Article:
In addition to their regular economic forecasts, our country panellists are occasionally asked to provide projections for net foreign direct investment inflows (FDI) for the current and next year. We undertake special surveys of FDI inflows across our publications Asia Pacific Consensus Forecasts, Latin American Consensus Forecasts and Eastern Europe Consensus Forecasts and the resulting tables and analysis are displayed in both the hard copy and PDF versions of the publications.

Asia Pacific
Consensus Forecasts
Latin American
Consensus Forecasts
Eastern Europe
Consensus Forecasts
Australia Argentina Czech Republic
China Brazil Hungary
Hong Kong Chile Poland
India Mexico Russia
Indonesia Venezuela Turkey
Malaysia Colombia Bulgaria
New Zealand Peru Croatia
Philippines   Estonia
Singapore   Latvia
South Korea   Lithuania
Taiwan   Romania
Thailand   Slovakia

Download Sample Issues

The Consensus Forecasts™, representing averages of our individual country panellists' projections, were used to calculate estimates of FDI in relation to country size, i.e. as a share of nominal GDP, and population. The table below shows a small portion of the data from one of our surveys of forecasts Foreign Direct Investment (in this case, from our November 2015 Asia Pacific Consensus Forecasts survey).

Net FDI, US$bn 2009 2010 2011 2012 2013 2014 2015 2016
  CHINA 90.0 105.7 116.0 111.7 117.6 119.6 124.8 128.8
 % of GDP 1.8 1.8 1.5 1.3 1.2 1.2 1.1 1.1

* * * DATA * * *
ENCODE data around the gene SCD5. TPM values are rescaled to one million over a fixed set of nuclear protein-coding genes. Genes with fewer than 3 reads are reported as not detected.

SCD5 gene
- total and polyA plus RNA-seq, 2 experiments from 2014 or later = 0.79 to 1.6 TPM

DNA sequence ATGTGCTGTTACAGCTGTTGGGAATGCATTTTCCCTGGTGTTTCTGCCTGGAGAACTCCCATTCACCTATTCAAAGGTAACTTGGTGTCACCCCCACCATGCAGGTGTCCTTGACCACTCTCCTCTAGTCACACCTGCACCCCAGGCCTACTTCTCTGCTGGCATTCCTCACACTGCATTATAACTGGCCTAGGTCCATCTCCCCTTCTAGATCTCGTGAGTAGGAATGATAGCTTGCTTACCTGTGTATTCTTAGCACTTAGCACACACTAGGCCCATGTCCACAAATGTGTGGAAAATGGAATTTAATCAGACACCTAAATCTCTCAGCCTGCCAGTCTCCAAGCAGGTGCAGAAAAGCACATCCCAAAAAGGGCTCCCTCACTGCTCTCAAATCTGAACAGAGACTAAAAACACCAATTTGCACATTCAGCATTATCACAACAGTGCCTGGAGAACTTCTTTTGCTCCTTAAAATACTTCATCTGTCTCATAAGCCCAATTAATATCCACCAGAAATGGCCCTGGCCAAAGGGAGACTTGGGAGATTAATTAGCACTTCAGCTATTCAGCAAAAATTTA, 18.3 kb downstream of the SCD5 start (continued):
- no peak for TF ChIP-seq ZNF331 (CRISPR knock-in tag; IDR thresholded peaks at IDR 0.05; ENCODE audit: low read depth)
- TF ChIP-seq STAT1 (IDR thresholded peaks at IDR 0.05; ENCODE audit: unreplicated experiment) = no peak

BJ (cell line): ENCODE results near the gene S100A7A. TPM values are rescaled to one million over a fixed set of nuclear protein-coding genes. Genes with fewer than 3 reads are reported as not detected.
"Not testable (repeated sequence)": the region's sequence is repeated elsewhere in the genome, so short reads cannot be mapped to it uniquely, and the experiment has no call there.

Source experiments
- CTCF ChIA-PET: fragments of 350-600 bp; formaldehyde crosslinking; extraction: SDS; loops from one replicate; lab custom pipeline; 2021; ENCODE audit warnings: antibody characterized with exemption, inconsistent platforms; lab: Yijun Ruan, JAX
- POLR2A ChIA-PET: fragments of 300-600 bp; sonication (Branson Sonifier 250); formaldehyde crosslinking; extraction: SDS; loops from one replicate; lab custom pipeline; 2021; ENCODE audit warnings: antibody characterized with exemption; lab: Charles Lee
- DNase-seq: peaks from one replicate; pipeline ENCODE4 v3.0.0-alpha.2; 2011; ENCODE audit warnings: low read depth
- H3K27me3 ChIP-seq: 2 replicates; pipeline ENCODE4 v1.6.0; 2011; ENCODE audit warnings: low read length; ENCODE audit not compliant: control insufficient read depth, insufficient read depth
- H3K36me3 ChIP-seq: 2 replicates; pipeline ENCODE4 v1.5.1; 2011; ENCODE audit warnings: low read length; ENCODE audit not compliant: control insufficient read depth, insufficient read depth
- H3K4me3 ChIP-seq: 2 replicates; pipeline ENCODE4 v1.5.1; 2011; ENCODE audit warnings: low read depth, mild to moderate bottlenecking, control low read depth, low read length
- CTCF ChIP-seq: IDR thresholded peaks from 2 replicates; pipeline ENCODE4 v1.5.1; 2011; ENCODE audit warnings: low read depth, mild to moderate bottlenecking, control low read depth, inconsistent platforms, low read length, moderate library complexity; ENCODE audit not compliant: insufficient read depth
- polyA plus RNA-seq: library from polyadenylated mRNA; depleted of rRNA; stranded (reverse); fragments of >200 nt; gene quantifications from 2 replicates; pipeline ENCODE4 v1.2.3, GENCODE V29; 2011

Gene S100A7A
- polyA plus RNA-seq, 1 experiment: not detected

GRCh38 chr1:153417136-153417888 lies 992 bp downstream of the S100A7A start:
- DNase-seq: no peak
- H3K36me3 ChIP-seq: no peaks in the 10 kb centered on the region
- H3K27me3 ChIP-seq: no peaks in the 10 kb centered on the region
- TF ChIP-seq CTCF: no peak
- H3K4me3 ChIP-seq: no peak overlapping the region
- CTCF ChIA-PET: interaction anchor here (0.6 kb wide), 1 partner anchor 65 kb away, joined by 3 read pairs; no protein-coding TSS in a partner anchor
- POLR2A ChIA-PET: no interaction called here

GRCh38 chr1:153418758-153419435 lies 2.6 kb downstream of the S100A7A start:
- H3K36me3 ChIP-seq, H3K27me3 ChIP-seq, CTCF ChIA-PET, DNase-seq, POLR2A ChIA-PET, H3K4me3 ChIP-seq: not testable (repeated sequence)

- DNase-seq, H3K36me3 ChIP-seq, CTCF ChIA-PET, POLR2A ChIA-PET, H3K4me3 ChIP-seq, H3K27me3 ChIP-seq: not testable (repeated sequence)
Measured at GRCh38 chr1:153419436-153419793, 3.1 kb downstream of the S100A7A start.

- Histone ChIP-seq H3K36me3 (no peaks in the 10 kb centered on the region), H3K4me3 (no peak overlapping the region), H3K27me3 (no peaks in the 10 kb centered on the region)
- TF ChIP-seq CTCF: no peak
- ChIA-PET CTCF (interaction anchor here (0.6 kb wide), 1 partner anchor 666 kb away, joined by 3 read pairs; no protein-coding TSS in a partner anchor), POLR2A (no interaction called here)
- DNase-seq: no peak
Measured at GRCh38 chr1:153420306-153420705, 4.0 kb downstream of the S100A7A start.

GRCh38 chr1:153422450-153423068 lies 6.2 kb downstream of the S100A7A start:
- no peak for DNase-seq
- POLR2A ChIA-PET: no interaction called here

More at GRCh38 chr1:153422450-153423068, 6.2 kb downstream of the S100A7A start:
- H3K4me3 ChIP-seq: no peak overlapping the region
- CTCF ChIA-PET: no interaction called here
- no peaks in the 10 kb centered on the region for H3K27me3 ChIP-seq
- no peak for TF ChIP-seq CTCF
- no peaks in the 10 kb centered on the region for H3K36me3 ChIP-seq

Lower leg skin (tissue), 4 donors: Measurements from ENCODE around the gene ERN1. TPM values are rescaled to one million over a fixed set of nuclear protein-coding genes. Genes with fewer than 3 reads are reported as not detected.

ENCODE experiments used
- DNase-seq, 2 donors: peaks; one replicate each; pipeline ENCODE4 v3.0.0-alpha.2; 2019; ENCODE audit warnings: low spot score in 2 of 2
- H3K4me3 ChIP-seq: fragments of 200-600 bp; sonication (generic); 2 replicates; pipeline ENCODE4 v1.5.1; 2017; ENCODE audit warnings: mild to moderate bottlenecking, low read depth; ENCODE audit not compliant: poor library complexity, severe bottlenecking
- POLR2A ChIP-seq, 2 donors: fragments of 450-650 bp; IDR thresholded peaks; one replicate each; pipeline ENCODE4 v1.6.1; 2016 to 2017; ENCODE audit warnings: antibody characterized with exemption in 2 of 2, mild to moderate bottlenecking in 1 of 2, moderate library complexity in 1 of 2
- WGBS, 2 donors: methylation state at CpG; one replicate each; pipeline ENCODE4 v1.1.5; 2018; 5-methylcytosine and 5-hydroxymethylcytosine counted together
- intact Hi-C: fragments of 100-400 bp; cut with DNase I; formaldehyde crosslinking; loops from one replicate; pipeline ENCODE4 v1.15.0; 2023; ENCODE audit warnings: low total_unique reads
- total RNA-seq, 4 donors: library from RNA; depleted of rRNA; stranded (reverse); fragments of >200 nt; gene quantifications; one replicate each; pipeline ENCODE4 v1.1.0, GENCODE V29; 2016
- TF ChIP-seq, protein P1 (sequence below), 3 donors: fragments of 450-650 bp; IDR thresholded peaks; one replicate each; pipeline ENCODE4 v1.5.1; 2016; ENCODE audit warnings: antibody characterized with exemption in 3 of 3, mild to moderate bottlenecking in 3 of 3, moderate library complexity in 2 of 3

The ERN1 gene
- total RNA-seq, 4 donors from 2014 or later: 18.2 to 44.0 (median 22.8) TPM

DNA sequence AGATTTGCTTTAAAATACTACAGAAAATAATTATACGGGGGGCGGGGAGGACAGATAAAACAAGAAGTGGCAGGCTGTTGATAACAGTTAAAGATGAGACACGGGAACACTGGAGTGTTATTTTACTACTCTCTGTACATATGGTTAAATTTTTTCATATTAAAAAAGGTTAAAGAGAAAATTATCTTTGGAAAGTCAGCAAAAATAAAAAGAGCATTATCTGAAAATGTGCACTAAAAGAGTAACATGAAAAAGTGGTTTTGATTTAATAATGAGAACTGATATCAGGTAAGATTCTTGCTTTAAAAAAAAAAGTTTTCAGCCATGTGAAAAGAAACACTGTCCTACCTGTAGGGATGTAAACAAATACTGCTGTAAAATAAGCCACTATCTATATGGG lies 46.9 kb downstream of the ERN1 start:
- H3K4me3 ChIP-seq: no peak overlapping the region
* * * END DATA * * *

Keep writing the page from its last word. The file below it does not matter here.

US$ per capita 67 78 85 81 85 86 89 91
SINGAPORE 23.8 55.1 48.0 56.7 64.8 67.5 63.6 62.1
 % of GDP 12.4 23.3 17.4 19.5 21.4 21.9 22.1 22.0
 US$ per capita 4803 10842 9249 10691 11979 12233 11284 10775


Foreign Direct Investment (FDI), i.e. investment in one country by the residents of another, includes equity transactions, reinvested earnings and various intercompany capital transactions. FDI is generally considered to be more motivated by longer term considerations than portfolio investment in tradeable securities. The data is recorded in the financial account of the balance of payments, but cross-country comparisons can often be complicated by the different statistical methods used for compilation and the exchange rate chosen for converting local currency into US dollars. In addition, there can be differences in the minimum equity stake necessary for an investment to qualify as direct investment, rather than portfolio investment. Despite a drop in overall global FDI inflows in 2014, some countries in Asia enjoyed a pick-up in foreign investment. China remained the largest recipient in the region, but good performances in countries like India and the Philippines saw FDI inflows increase to US$34.4bn and US$6.2bn respectively. As both of these economies gather momentum, the outlook is for this improving trend to continue through this year and next.

A portion of the text from Asia Pacific Consensus Forecasts, November 9, 2015.